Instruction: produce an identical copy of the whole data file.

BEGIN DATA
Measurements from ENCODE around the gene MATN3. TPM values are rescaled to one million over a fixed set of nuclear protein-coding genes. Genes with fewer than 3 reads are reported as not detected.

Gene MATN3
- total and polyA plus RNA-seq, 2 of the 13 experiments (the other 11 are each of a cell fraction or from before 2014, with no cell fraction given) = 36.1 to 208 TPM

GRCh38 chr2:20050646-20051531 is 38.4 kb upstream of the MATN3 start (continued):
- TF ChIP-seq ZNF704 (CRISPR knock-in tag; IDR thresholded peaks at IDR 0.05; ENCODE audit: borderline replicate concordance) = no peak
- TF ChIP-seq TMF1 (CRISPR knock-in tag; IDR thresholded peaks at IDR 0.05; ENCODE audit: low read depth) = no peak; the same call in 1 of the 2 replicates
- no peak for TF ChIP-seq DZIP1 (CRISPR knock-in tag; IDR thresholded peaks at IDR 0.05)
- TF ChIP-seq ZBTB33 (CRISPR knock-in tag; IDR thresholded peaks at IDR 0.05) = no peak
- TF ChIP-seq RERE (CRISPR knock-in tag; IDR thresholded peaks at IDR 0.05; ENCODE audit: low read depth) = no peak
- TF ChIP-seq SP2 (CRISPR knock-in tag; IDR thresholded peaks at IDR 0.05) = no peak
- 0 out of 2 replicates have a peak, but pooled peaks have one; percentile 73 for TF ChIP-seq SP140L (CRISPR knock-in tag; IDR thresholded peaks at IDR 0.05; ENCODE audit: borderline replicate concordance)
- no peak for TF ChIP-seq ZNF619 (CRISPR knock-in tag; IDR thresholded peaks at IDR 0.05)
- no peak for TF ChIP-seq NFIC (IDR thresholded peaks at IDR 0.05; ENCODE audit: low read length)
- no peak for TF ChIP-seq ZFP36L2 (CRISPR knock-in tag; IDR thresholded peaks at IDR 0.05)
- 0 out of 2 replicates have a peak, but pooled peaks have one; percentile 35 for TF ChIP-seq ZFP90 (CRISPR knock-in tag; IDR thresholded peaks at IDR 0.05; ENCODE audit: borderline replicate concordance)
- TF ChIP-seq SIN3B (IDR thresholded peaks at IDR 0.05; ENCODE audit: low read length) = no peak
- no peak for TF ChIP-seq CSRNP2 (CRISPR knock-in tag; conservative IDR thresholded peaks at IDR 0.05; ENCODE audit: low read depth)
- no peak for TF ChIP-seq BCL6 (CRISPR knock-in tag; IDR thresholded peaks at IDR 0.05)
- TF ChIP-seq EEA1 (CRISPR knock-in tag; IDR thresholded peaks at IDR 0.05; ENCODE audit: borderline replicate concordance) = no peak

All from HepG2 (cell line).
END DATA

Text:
Measurements from ENCODE around the gene MATN3. TPM values are rescaled to one million over a fixed set of nuclear protein-coding genes. Genes with fewer than 3 reads are reported as not detected.

Gene MATN3
- total and polyA plus RNA-seq, 2 of the 13 experiments (the other 11 are each of a cell fraction or from before 2014, with no cell fraction given) = 36.1 to 208 TPM

GRCh38 chr2:20050646-20051531 is 38.4 kb upstream of the MATN3 start (continued):
- TF ChIP-seq ZNF704 (CRISPR knock-in tag; IDR thresholded peaks at IDR 0.05; ENCODE audit: borderline replicate concordance) = no peak
- TF ChIP-seq TMF1 (CRISPR knock-in tag; IDR thresholded peaks at IDR 0.05; ENCODE audit: low read depth) = no peak; the same call in 1 of the 2 replicates
- no peak for TF ChIP-seq DZIP1 (CRISPR knock-in tag; IDR thresholded peaks at IDR 0.05)
- TF ChIP-seq ZBTB33 (CRISPR knock-in tag; IDR thresholded peaks at IDR 0.05) = no peak
- TF ChIP-seq RERE (CRISPR knock-in tag; IDR thresholded peaks at IDR 0.05; ENCODE audit: low read depth) = no peak
- TF ChIP-seq SP2 (CRISPR knock-in tag; IDR thresholded peaks at IDR 0.05) = no peak
- 0 out of 2 replicates have a peak, but pooled peaks have one; percentile 73 for TF ChIP-seq SP140L (CRISPR knock-in tag; IDR thresholded peaks at IDR 0.05; ENCODE audit: borderline replicate concordance)
- no peak for TF ChIP-seq ZNF619 (CRISPR knock-in tag; IDR thresholded peaks at IDR 0.05)
- no peak for TF ChIP-seq NFIC (IDR thresholded peaks at IDR 0.05; ENCODE audit: low read length)
- no peak for TF ChIP-seq ZFP36L2 (CRISPR knock-in tag; IDR thresholded peaks at IDR 0.05)
- 0 out of 2 replicates have a peak, but pooled peaks have one; percentile 35 for TF ChIP-seq ZFP90 (CRISPR knock-in tag; IDR thresholded peaks at IDR 0.05; ENCODE audit: borderline replicate concordance)
- TF ChIP-seq SIN3B (IDR thresholded peaks at IDR 0.05; ENCODE audit: low read length) = no peak
- no peak for TF ChIP-seq CSRNP2 (CRISPR knock-in tag; conservative IDR thresholded peaks at IDR 0.05; ENCODE audit: low read depth)
- no peak for TF ChIP-seq BCL6 (CRISPR knock-in tag; IDR thresholded peaks at IDR 0.05)
- TF ChIP-seq EEA1 (CRISPR knock-in tag; IDR thresholded peaks at IDR 0.05; ENCODE audit: borderline replicate concordance) = no peak

All from HepG2 (cell line).